Oil's Sell-Off Below $60 Ripples All the Way Along the Curve

(Bloomberg) -- The tumult in crude prices is resonating through next year and the years after that.

Brent crude futures fell below $60 a barrel for the first time since 2017 on Friday, and that move pulled vast swathes of the futures curve nearly $2 a barrel lower. The global benchmark is now trading in a bearish contango structure -- one that makes it profitable to store oil in tanks and suggests an oversupply in the market.

Oil's Sell-Off Below $60 Ripples All the Way Along the Curve

As a result of the move, a favored trade of market speculators -- the spread between Brent for December 2019 and December 2020 -- fell into contango for the first time since October 2017.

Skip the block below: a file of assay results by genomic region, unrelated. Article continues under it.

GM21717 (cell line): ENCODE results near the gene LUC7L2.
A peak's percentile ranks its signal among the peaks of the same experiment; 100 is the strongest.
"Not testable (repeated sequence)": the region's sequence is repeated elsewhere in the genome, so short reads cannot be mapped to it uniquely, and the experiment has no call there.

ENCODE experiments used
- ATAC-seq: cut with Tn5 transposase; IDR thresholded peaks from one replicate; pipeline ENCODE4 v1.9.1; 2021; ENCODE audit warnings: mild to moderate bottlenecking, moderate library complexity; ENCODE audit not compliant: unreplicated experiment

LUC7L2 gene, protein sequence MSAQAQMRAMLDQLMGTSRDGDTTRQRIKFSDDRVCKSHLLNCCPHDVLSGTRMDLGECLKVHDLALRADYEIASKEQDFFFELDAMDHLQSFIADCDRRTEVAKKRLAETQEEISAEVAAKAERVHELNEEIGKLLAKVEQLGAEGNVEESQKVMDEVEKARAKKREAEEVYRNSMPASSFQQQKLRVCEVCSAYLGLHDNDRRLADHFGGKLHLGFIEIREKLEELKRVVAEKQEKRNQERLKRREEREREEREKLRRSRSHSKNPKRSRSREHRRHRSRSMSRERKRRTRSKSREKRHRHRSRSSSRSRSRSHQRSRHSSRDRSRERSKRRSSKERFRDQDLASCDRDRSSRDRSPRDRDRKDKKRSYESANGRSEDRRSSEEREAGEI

Crude’s plunge into a bear market has been driven by record Saudi Arabian production, alongside President Trump’s unexpected decision to grant sanctions waivers to buyers of Iranian oil. At the same time, U.S. shale output has surged to an all-time high, surpassing market expectations.

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